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Did Mandla sell rights to Mandela's funeral?

Feb 20, 2012 | Kathryn Kimberley |   61 comments

MANDLA Mandela has 15 days to declare to the High Court whether or not he has sold the television rights to the funeral of his grandfather, former president Nelson Mandela.

HAPPY DAYS: Newly inaugurated Thembu chief Mandla Mandela kisses his wife Thando, while cousins Phiwo and Zine Mabunu look on.

Though the former Mvezo chief has denied rumours that he sold the rights to the SABC for R3 million in 2009, his first wife, Thando Mabunu-Mandela, is sceptical and is demanding answers.

Mabunu-Mandela told the Dispatch in an exclusive interview yesterday that though she was entitled to half of the Mvezo chief's cash, she would not accept any money made from Madiba's imminent death.

She said her share - of what could amount to R1,5-million - will be donated to a charity to uphold the Mandela family name.

On Friday the Mthatha High Court granted an order compelling Mandela to declare all his financial interests - including the alleged SABC deal.

Not only would this finally clear up the controversy over whether or not Mandela went behind family members' backs to sell the rights, it would also enable the court to equally divide the assets between the estranged couple.

The couple have been embroiled in a bitter divorce for the past three years.

They were married under civil law in community of property in June 2004 and a traditional ceremony followed.

Mabunu-Mandela filed for divorce in 2009 and the two have been fighting it out in court ever since. The order to compel comes after an ad hoc sheriff attached a minibus and several head of cattle belonging to Mandela in December last year after he failed to pay maintenance as stipulated by the court.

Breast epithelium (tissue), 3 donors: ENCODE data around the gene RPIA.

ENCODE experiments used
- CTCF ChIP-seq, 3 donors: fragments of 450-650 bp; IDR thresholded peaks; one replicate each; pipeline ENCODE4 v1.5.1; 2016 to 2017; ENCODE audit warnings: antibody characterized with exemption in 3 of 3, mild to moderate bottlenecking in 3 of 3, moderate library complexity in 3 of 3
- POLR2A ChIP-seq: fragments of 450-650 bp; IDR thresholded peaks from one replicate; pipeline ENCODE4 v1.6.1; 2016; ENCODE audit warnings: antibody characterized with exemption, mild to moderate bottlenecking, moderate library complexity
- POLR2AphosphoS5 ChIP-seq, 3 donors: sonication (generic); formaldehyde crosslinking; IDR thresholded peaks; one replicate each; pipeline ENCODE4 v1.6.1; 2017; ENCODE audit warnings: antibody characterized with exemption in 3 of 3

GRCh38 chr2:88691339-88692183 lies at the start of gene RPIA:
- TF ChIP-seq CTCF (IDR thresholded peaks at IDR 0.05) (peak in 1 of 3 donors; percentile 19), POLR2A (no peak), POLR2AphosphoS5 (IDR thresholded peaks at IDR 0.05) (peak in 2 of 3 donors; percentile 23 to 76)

The Mthatha court had ordered him to pay R2,000 towards Mabunu-Mandela's legal fees and a R12,500 monthly maintenance while the divorce proceedings were under way.

The court also temporarily froze half the money in Mandela's bank accounts.

Now, in order to know exactly what she is entitled to, Mabunu-Mandela needs her husband to lay all his assets out on the table. But she refuses to benefit from the SABC deal - if it indeed took place.

The SABC has also denied owning the sole rights to broadcast the funeral.

Speaking to the Dispatch yesterday, Mabunu-Mandela said she would not accept any payout her husband may have received in exchange for the rights to air Madiba's funeral.

"If indeed he's found to have sold granddad's funeral rights, the portion I am entitled to will be given back to the Mandela family for them to plough back into his charity work, including education scholarships," she said.

"It would be underhanded and immoral to profit financially in that manner."

Though Mabunu-Mandela has made it clear she wanted the divorce to be resolved as quickly as possible, proceedings were halted several times after Mandela defied two court orders to marry a second and third wife at separate traditional ceremonies in the Mvezo Great Place in the Transkei.

Both marriages have since been annulled by the court and Mandela faces two criminal charges of bigamy after Mabunu- Mandela laid charges with the police in December last year.

Meanwhile, the National Prosecuting Authority (NPA) has denied rumours that a warrant had been issued for Mandela's arrest after he had failed to appear in the Bityi Periodical Court last Friday, on both charges of bigamy.

Though Mabunu-Mandela's attorney, Wesley Hayes, is in possession of a copy of the warrant of arrest, NPA spokesman Luxolo Tyali said he did not have a record of the warrant. Tyali said the warrant might have been issued, but it was not executed.

"We have no record of a warrant being served on Mr Mandela."

Mandela's divorce lawyer, Bertus Preller, told weekend papers that he was unaware of a warrant being served on his client.

According to Hayes the order to compel will be served on Mandela today, giving him until March 9 to respond.

If Mandla fails to respond or show up in court again, Hayes expects the court to hand down default judgment.

"Once he has declared his assets, the joint estate can be divided equally and fairly. Both will get what they are entitled to," he said.

Mandela was unavailable for comment yesterday.

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